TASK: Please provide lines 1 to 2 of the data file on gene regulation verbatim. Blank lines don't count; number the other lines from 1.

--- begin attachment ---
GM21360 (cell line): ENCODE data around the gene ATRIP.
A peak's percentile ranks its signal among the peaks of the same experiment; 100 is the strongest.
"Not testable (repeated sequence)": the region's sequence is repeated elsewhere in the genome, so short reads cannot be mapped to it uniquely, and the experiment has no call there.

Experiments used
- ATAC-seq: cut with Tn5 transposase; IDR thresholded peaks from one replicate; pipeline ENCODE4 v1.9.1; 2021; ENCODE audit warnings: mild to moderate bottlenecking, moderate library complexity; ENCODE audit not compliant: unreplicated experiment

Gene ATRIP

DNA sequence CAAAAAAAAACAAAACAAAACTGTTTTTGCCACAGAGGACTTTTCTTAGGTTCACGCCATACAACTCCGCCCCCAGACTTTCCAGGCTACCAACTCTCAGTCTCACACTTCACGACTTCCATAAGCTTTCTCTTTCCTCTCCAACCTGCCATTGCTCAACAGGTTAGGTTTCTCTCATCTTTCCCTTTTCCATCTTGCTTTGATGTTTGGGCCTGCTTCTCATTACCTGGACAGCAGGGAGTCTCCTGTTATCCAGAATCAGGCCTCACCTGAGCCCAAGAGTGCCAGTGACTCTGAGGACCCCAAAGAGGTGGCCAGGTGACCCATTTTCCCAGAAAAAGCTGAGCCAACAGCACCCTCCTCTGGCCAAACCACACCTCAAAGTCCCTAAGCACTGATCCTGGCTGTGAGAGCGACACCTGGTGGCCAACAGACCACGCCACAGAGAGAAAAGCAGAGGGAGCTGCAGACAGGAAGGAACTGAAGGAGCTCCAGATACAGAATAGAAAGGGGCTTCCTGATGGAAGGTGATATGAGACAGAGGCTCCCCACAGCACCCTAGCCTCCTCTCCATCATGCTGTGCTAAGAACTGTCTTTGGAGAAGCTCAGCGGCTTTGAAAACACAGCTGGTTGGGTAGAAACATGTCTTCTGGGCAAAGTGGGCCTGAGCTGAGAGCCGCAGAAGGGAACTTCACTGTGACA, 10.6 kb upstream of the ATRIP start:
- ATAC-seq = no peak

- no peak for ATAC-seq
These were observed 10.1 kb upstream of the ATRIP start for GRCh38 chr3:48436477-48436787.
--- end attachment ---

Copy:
GM21360 (cell line): ENCODE data around the gene ATRIP.
A peak's percentile ranks its signal among the peaks of the same experiment; 100 is the strongest.